Wenco’s story begins in 1954, in a warehouse in the Franklin neighborhood of Santiago, Chile, during the government of Carlos Ibáñez del Campo.
Founded by Jorge Wenborne Prendergast, his wife and some relatives, the company is first named Wenborne y Compañía, and later becomes Wenco.
A few years later, Jorge Sitnisky Silverstein followed by Carlos Braun Lloyd join as partners. Wenco manufactures small plastic products; items like handles, bowls and household items generally, artificial flowers, and dolls, using technologies that are in their first stages in Chile.
In 1976 and 1979, Sitnisky and Wenborne, respectively, sell their participation in Wenco, and ownership becomes equally shared between Anselmo Palma Carrasco and Carlos Braun, who takes over the daily management of the company. This arrangement remains in place until the early 1990s, a period in which Wenco develops a variety of products, including toilet tanks and lids, well received household containers, and various types of “rollers”, including Wenco’s landmark moon scooter, a virtually indestructible children’s tricycle.
In those days Wenco also begins manufacturing its first agricultural solutions -like the harvest box- and products for industrial use, such as the large drums manufactured under the Mauser license, all solutions that will later become central to the company’s success.
In 1991, Carlos Braun begins the sale of his half of Wenco to Anselmo Palma, and his son, Anselmo Palma Pfotzer, takes over the management of the company in 1993. This process is concurrent with construction of Wenco’s headquarters in the commune of Huechuraba, the increasing professionalization of its executive team, and definition of the new growth strategy. The latter focuses on developing and manufacturing products designed for very specific uses that add value to each sector they serve, including agriculture, industry and the home.
In 1996, José Manuel Allende becomes Wenco’s general manager. As a first step in its specialization strategy, the company creates Kendy, under the leadership of Felipe Dablé, which boosts the production of household products distributed through wholesalers. In 1997, in order to deepen its agricultural offering, the company invests in a 6,000 ton injection molding machine which enables it to manufacture large volume bins. In 1998, with its focus on the agricultural world, Wenco develops its first fruit export crate.
In 2001, Wenco sets up the engineering and development department. Until now, the molds used by the company are built in house, but an increasingly competitive market creates the need for shorter and more efficient production cycles and lighter products. Because of the intense focus required for the structural designs, production of the molds is left in the hands of specialized companies in Europe. Thus begins the development of key products for Wenco, such as the first self-assembly fruit export crate and the first tote specially designed for cherry harvesting. Henceforth, the engineering department plays a key role in the development capacity of Wenco and its subsidiaries.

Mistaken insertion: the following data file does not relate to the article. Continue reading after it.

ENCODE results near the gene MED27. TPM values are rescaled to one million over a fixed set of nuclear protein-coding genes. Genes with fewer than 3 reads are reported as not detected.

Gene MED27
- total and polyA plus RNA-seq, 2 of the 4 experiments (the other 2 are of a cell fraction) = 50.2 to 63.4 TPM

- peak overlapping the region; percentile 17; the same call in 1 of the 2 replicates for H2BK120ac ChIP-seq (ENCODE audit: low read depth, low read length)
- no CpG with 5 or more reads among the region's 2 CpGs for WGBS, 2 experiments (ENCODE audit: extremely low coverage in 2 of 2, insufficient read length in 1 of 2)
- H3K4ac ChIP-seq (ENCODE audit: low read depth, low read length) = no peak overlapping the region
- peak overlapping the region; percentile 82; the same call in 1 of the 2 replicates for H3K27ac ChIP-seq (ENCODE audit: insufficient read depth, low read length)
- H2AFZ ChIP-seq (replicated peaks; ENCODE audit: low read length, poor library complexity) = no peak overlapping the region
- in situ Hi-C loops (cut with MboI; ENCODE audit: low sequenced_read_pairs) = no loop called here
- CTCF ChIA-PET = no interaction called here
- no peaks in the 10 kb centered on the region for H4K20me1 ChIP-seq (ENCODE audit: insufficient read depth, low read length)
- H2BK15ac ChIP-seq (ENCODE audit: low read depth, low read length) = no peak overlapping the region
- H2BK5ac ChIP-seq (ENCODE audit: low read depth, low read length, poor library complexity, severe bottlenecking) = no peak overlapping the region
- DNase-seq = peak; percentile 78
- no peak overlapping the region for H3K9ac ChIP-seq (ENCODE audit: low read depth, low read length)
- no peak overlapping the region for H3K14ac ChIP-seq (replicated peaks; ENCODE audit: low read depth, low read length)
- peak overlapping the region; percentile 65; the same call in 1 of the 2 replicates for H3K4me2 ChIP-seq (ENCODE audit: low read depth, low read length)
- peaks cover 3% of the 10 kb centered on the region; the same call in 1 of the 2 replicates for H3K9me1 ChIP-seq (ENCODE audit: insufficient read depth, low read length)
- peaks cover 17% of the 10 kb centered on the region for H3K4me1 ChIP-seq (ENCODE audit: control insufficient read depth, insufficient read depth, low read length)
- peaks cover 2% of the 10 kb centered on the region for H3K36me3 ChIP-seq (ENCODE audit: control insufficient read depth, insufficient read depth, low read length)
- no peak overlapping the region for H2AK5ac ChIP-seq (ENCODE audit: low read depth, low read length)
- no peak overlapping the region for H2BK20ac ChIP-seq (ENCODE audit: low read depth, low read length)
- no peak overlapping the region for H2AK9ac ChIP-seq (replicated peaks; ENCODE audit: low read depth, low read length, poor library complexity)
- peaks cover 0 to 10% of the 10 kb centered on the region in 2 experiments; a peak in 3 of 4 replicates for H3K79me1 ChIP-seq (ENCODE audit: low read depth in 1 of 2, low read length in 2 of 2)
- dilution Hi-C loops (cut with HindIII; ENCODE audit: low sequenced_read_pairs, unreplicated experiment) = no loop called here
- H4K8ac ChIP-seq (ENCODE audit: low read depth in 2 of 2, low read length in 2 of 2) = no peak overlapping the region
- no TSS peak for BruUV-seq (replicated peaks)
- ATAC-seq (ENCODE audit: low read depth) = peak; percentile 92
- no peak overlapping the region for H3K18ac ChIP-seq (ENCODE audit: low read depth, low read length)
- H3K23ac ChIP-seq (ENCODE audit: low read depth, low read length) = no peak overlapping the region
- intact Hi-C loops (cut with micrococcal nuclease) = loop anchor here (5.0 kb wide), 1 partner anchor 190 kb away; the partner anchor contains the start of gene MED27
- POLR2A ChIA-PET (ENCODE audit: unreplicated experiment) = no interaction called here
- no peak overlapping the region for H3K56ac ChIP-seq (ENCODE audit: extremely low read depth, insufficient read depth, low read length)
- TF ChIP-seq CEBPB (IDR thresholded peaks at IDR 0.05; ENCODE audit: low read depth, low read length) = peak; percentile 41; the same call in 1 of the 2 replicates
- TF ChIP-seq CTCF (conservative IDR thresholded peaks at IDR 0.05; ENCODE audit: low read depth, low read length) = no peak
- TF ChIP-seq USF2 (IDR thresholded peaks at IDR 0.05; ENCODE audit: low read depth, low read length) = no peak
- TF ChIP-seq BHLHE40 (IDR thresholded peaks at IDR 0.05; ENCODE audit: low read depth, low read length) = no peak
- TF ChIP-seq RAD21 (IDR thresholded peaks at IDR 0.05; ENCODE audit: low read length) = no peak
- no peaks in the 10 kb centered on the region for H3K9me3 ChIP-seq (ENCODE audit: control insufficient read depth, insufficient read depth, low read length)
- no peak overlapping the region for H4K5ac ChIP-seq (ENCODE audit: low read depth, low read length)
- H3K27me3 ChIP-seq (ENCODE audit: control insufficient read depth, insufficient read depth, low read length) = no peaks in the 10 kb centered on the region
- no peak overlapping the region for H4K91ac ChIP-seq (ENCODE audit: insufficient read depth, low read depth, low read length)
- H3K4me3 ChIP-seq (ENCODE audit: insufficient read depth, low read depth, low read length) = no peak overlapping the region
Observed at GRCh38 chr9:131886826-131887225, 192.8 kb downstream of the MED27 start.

In 2005, Wenco acquires Coplasa S.A., thereby enhancing its agricultural offering of boxes and crates for internal logistics and fruit exportation.
That same year, Wenco creates Greenplast, a plastic recycling company. By so doing, the company begins its entry into a circular economy which makes used plastic more valuable and sustainable. Greenplast today provides the recycled raw material that Wenco uses in a large part of its production.
In 2009, under the leadership of Santiago Muzzo, Wenco begins a journey of expansion throughout Chile and into Latin America, guided by a model that favors the operation of local, specialized and automated companies. Proximity to the customers allows for faster response times, a better understanding of their business, and development of innovations that will increase their efficiency and sustainability.
A 2010 purchase of a production plant in the constitutional province of Callao, in Perú, marks the beginning of Wenco’s operations outside of Chile, and capitalizes on more than a decade’s worth of experience in the manufacture of agricultural products.
In 2012, Wenco and HyB found Wenco Sur, whose plant in Puerto Montt begins to strongly support the aquaculture industry, with products such as floats and buoys. That same year, in Colombia, Wenco concludes the purchase of a company focused on household products.
In 2013, with the aim of strengthening Greenplast’s potential, Wenco invests in a plant with cutting edge recycling technology, in the Lampa commune of Santiago, Chile.
Between 2017 and 2018, in Chile, Wenco enters the mass consumer packaging market, with the purchase of two companies focused on the production of packaging for cleaning, food and personal care items.
Today Wenco companies have operations across 33 manufacturing plants in Chile, Perú and Colombia. A new one will be added in Bolivia in the course of 2020.